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Portal:Arts


The Arts Portal


The arts is a vast subdivision of culture, composed of many creative endeavors and disciplines. It is a broader term than "art", which, as a description of a field, usually means only the visual arts. The arts encompass the visual arts, the literary arts and the performing artsmusic, theatre, dance and film, among others. This list is by no means comprehensive, but only meant to introduce the concept of the arts. For all intents and purposes, the history of the arts begins with the history of art. The arts might have origins in early human evolutionary prehistory.

Ancient Greek art saw the veneration of the animal form and the development of equivalent skills to show musculature, poise, beauty and anatomically correct proportions. Ancient Roman art depicted gods as idealized humans, shown with characteristic distinguishing features (e.g. Jupiter's thunderbolt). In Byzantine and Gothic art of the Middle Ages, the dominance of the church insisted on the expression of biblical and not material truths. Eastern art has generally worked in a style akin to Western medieval art, namely a concentration on surface patterning and local colour (meaning the plain colour of an object, such as basic red for a red robe, rather than the modulations of that colour brought about by light, shade and reflection). A characteristic of this style is that the local colour is often defined by an outline (a contemporary equivalent is the cartoon). This is evident in, for example, the art of India, Tibet and Japan. Religious Islamic art forbids iconography, and expresses religious ideas through geometry instead. The physical and rational certainties depicted by the 19th-century Enlightenment were shattered not only by new discoveries of relativity by Einstein and of unseen psychology by Freud, but also by unprecedented technological development. Paradoxically the expressions of new technologies were greatly influenced by the ancient tribal arts of Africa and Oceania, through the works of Paul Gauguin and the Post-Impressionists, Pablo Picasso and the Cubists, as well as the Futurists and others.

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Temple at Phile
Egyptian temples were built for the official worship of the gods and commemoration of pharaohs in ancient Egypt. Within them the Egyptians performed the central functions of Egyptian religion: giving offerings to the gods, reenacting their mythological interactions through festivals, and warding off the forces of chaos. These rituals were seen as necessary for the gods to continue to uphold the divine order of the universe. Most of the populace was forbidden from entering temples' most sacred areas, but temples were still important religious sites for all classes of Egyptians. Temples are among the largest and most enduring examples of Egyptian architecture, with their elements arranged and decorated according to complex patterns of religious symbolism. A large temple owned sizable tracts of land and employed thousands of laymen to supply its needs. Some temples have become world-famous tourist attractions that contribute significantly to the modern Egyptian economy. Egyptologists continue to study the surviving temples, as they are invaluable sources of information about ancient Egyptian society.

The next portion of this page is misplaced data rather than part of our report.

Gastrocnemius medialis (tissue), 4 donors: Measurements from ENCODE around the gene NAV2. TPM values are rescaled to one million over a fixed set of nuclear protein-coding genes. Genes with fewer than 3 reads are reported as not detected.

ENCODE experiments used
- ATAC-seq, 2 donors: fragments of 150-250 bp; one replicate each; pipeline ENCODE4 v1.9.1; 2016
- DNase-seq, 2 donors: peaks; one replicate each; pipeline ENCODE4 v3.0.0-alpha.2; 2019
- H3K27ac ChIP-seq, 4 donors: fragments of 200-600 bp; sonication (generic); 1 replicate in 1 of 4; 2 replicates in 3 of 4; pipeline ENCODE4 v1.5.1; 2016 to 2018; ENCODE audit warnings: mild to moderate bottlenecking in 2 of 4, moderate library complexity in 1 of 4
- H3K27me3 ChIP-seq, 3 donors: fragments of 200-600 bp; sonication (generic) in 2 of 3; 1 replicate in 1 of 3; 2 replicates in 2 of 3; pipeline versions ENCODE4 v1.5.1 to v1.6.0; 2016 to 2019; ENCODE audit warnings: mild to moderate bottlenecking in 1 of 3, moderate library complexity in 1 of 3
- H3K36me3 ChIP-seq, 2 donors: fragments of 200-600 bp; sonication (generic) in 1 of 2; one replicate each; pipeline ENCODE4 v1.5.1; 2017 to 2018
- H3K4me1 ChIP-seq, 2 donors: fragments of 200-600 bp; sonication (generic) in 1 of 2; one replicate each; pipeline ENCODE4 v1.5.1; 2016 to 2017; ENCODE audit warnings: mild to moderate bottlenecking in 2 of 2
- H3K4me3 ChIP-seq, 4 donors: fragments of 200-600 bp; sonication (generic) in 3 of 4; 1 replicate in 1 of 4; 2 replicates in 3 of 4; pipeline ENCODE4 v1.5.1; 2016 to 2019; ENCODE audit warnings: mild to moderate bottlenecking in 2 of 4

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The Ugly Duchess
Credit: Quentin Matsys

A 1513 portrait of an unknown Duchess, possibly Margaret, Countess of Tyrol, by Flemish painter Quentin Matsys. She holds a red flower in her right hand, at the time a symbol of engagement, indicating that she is trying to attract a suitor. This portrait inspired the appearance of the Duchess in Alice's Adventures in Wonderland. The portrait is Matsys' best-known work, and formed half of a diptych. The painting is in the National Gallery in London.

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Detail of the Mona Lisa
Lisa del Giocondo was a member of the Gherardini family of Florence and Tuscany in Italy. Her name was given to Mona Lisa, her portrait commissioned by her husband and painted by Leonardo da Vinci during the Italian Renaissance. Little is known about Lisa's life. Married as a teenager to a cloth and silk merchant who later became a local official, she was mother to five children and led what is thought to have been a comfortable and ordinary middle-class life. Lisa outlived her husband, who was about 20 years her senior. Centuries after Lisa's death, Mona Lisa became the world's most famous painting and took on a life separate from Lisa, the woman. Speculation by scholars and hobbyists made the work of art a globally recognized icon and an object of commercialization. During the early 21st century, a discovery made at a university library was powerful enough evidence to end speculation about the sitter's identity and definitively identified Lisa del Giocondo as the subject of the Mona Lisa.

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An example of Kyrie eleison being performed as a Gregorian chant, directed by Fr. Dariusz Smolarek SAC.

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